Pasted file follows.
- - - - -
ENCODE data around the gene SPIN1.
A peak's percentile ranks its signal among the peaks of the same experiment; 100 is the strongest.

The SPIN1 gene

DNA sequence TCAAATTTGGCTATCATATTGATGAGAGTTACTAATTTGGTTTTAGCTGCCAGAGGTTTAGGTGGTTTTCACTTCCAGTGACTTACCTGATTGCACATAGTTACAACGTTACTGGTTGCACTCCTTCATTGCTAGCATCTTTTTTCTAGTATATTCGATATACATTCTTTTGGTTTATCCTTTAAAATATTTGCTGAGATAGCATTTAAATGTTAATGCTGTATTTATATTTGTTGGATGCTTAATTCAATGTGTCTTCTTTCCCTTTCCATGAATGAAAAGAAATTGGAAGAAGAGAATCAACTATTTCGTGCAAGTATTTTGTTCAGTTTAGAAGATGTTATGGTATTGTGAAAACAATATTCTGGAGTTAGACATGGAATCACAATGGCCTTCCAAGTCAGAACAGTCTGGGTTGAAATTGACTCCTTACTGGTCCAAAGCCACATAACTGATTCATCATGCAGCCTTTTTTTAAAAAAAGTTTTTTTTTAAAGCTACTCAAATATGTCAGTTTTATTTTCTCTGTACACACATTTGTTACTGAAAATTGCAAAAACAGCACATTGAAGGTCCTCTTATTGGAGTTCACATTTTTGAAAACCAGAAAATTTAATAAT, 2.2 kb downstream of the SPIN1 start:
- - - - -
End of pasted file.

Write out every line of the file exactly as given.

ENCODE data around the gene SPIN1.
A peak's percentile ranks its signal among the peaks of the same experiment; 100 is the strongest.

The SPIN1 gene

DNA sequence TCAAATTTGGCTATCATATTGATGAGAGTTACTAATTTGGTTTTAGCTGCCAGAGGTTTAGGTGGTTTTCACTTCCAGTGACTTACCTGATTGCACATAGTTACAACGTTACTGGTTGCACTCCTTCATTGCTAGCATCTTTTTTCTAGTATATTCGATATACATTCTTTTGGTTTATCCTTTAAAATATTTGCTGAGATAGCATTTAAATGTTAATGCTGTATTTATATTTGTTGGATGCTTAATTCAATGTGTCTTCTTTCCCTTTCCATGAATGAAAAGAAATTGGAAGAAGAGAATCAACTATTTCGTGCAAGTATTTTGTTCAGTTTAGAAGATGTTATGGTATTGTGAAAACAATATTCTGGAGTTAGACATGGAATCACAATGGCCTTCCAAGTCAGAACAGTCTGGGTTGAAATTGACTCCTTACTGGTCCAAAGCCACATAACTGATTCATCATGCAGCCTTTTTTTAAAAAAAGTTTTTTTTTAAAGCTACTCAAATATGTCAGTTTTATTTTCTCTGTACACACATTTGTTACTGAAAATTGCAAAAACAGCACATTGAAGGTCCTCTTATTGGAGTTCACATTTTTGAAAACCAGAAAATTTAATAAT, 2.2 kb downstream of the SPIN1 start: